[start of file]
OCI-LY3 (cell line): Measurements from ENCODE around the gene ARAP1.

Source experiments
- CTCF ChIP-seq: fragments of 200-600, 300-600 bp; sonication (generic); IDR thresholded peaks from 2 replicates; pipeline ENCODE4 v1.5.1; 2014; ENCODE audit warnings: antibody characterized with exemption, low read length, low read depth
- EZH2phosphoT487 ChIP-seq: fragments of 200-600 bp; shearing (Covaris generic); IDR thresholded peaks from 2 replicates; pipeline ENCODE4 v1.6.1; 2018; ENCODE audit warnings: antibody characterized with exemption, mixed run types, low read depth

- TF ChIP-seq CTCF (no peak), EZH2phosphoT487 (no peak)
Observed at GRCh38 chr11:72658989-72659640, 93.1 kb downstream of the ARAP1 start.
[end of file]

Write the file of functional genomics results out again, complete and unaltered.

OCI-LY3 (cell line): Measurements from ENCODE around the gene ARAP1.

Source experiments
- CTCF ChIP-seq: fragments of 200-600, 300-600 bp; sonication (generic); IDR thresholded peaks from 2 replicates; pipeline ENCODE4 v1.5.1; 2014; ENCODE audit warnings: antibody characterized with exemption, low read length, low read depth
- EZH2phosphoT487 ChIP-seq: fragments of 200-600 bp; shearing (Covaris generic); IDR thresholded peaks from 2 replicates; pipeline ENCODE4 v1.6.1; 2018; ENCODE audit warnings: antibody characterized with exemption, mixed run types, low read depth

- TF ChIP-seq CTCF (no peak), EZH2phosphoT487 (no peak)
Observed at GRCh38 chr11:72658989-72659640, 93.1 kb downstream of the ARAP1 start.